If an airline delays or cancels your flight, or something goes wrong while you’re travelling, it pays to know what your rights are
Under EU law, you have significant rights on many flights to, from or within the European Union. This page will help you understand when the law applies and what you are entitled to if your flight doesn’t go as planned.
To be covered by EU law, your flight must be either:
departing from an EU airport and operated by any airline,
arriving at an EU airport and operated by an EU airline
Under this law, EU airports also include those in Iceland, Liechtenstein, Norway and Switzerland.
If you book with one airline but fly with another (a ‘codeshare flight’) then it’s the nationality of the airline operating the flight that counts.
If your flight isn’t covered by EU law, you may still be entitled to assistance.
The length of your flight determines many of your rights, so it’s a good idea to check which category your flight falls into:
The distance is sometimes shown on your flight confirmation. Alternatively, you can check it online.
If your flight is delayed, EU law says your airline must provide food, drink and accommodation. See specific information about:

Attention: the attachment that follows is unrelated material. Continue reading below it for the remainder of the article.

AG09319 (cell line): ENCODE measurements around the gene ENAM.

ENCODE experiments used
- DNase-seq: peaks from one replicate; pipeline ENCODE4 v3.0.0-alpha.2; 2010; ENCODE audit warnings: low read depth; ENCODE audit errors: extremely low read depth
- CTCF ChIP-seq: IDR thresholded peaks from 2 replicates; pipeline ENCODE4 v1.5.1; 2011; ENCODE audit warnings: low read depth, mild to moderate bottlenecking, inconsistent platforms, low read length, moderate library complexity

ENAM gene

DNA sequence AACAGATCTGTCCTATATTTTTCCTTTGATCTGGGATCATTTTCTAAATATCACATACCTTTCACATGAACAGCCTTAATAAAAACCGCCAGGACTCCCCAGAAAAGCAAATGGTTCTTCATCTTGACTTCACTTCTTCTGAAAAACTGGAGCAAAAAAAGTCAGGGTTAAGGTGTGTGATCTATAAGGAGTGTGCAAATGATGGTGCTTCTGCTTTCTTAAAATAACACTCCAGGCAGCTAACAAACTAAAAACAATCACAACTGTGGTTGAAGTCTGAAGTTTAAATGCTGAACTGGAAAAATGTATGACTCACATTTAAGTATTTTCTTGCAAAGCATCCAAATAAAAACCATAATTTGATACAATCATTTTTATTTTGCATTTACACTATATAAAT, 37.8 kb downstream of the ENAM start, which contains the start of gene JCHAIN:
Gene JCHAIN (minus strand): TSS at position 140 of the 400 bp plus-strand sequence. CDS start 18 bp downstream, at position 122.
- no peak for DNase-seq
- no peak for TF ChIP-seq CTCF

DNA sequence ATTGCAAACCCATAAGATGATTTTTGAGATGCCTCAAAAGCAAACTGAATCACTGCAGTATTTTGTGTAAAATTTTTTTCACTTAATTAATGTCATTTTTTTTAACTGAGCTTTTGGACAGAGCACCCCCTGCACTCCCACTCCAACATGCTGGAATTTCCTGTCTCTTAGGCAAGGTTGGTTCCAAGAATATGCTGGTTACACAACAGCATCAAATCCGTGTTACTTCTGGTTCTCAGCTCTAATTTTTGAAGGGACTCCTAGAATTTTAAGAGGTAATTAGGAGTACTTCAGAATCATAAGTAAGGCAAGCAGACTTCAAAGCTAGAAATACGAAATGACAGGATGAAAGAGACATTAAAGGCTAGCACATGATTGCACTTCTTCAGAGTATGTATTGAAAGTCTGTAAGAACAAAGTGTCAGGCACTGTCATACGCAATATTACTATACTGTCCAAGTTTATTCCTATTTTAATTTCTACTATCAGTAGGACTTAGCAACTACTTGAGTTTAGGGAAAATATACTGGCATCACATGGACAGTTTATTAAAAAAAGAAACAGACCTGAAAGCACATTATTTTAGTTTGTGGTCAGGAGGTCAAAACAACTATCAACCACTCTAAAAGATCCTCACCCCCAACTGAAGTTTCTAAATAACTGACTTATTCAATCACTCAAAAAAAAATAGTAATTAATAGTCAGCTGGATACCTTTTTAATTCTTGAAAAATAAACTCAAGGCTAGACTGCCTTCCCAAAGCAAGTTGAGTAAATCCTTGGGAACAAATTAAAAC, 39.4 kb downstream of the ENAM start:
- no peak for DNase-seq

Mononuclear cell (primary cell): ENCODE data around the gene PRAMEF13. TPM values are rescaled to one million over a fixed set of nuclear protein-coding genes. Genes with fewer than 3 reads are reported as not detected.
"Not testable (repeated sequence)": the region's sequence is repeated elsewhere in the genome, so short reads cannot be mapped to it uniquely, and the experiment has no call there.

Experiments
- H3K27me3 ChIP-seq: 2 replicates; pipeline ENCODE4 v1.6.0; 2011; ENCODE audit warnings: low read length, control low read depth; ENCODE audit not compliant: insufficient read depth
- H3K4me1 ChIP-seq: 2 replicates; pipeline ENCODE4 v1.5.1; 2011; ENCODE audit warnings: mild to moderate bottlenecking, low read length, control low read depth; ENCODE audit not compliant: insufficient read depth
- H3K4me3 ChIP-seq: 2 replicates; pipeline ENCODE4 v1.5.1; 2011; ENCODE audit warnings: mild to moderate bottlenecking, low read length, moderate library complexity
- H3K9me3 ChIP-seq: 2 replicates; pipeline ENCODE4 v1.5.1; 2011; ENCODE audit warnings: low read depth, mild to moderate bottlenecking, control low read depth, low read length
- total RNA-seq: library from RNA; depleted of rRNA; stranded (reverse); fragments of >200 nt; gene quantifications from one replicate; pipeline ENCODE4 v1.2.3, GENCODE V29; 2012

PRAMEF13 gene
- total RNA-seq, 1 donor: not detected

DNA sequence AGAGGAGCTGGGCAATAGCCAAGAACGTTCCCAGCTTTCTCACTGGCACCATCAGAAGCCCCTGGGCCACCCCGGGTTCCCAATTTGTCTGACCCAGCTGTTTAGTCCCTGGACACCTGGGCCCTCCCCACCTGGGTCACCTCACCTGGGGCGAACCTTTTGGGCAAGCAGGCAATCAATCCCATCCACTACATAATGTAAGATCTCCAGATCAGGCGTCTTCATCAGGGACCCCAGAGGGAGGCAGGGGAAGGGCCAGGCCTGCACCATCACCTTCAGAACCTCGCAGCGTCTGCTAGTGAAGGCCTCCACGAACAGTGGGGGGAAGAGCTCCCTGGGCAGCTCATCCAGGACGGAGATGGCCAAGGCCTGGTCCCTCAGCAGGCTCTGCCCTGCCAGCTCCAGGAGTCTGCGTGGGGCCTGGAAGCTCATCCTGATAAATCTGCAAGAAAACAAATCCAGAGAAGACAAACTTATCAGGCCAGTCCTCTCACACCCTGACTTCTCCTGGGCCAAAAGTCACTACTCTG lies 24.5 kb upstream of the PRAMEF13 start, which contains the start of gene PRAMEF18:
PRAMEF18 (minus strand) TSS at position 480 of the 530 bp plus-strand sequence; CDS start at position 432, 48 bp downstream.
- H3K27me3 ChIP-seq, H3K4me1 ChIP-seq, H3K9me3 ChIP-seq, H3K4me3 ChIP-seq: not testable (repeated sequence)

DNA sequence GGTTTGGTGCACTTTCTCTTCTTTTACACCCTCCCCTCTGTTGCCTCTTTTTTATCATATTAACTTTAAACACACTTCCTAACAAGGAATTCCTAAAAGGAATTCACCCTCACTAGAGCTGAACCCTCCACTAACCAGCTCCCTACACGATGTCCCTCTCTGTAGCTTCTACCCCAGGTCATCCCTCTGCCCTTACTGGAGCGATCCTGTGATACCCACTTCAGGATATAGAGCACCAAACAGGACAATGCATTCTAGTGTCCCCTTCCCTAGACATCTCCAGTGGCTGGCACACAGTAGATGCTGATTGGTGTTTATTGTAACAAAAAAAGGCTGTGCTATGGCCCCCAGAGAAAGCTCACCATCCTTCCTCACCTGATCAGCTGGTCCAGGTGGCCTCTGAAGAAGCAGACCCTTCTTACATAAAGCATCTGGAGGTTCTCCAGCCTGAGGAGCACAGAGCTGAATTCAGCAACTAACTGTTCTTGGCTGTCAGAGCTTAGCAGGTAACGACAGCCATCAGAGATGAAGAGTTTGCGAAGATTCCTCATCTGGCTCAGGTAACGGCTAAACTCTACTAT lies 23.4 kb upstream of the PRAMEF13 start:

If your flight has been cancelled, your airline must offer you the choice of a refund or alternative flight. See specific information about:
If an airline has overbooked a flight or uses a smaller plane than it planned, it sometimes asks or forces passengers to give up their seat. This is called being ‘bumped’ or denied boarding.
The table below shows how this is calculated:
Length of journey
Up to 1500km
30% of the price of the ticket
50% of the price of the ticket
More than 3500km
75% of the price of the ticket
If your journey involves more than one flight and you have a through ticket (a single ticket which covers more than one flight), your airline may have to look after you if you miss your connection.